We had dd's first "friend" party for her 4th this past Feb. Too cold for the park. She requested an "ABC Party," so we decorated with dollar store stuff, had a craft of stick-on foam letters, a craft supply exchange, and decorate-your-own cupcakes, free of artifical colors, etc. We had alphabet pretzels and pasta, a real lunch (mostly for the parents--dh and I have gone hungry at to many bday parties when we didn't have time to eat and food wasn't substantial--but that's fine too--our fault for not eating ). The kids took home their craft exchange stuff plus the craft they made, and everyone was happy with that. I can't stand most of the typical goodie bag crapola--more plastic to throw in the landfill, oh yay!

We went to a wonderful homemade party this past sunday. The mom, a very good friend of mine, created a treasure hunt, a homemade pinata, and other games, and everyone had a great time. Our whole family went, and it was the best day we'd had together in a long time.

Kids will appreciate--and prefer--simple parties if that's what they're fortunate enough to be exposed to.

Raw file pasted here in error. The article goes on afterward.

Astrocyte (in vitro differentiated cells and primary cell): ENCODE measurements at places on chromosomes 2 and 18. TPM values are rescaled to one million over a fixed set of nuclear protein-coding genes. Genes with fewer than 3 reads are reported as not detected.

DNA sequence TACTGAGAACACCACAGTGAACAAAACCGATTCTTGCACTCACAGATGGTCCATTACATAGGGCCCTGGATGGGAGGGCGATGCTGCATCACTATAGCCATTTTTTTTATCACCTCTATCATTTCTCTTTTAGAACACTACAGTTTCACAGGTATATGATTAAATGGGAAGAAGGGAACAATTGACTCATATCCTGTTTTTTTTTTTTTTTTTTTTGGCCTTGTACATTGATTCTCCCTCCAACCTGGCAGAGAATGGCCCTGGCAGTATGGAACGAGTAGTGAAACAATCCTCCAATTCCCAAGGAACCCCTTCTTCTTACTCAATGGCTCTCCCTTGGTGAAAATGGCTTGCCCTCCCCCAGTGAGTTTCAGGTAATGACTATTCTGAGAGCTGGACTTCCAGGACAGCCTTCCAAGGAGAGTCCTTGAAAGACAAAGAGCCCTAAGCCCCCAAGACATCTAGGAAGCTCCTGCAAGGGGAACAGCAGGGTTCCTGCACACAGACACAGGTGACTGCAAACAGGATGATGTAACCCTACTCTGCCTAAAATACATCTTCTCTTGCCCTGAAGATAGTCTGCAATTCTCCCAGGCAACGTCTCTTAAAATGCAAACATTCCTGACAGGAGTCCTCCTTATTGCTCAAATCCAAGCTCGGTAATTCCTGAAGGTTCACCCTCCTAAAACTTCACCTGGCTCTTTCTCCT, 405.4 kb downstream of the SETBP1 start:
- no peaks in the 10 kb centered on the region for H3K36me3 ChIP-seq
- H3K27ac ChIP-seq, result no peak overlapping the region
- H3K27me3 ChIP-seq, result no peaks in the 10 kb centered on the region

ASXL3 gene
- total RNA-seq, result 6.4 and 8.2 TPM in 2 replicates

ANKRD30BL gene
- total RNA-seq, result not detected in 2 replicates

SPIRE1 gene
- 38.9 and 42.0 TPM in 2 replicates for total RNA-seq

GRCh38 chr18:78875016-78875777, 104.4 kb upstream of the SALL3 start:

Heather, Mama to DS(10) DD(7.5),DD(6)
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Old 11-06-2007, 09:59 PM
 
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Add me to this list. I hate the celan up after having the party at our house.
As for other people being over the top, well, that i their perogative. I don't feel compelled to compete with it. I throw the kind of party I want and they throw the kind of party they want.
:

I'm sure every once in a while some community of parents gets competitive about birthday parties, but I really hate reading posts looking down their nose at a party they were lucky enough to be invited to. If you don't want to compete, don't compete. If you don't like a particular family's values, it might make sense to stop socializing with them, but a party is a kind of gift to the guests, and so if you go, be nice.

ZM
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Old 11-06-2007, 10:58 PM - Thread Starter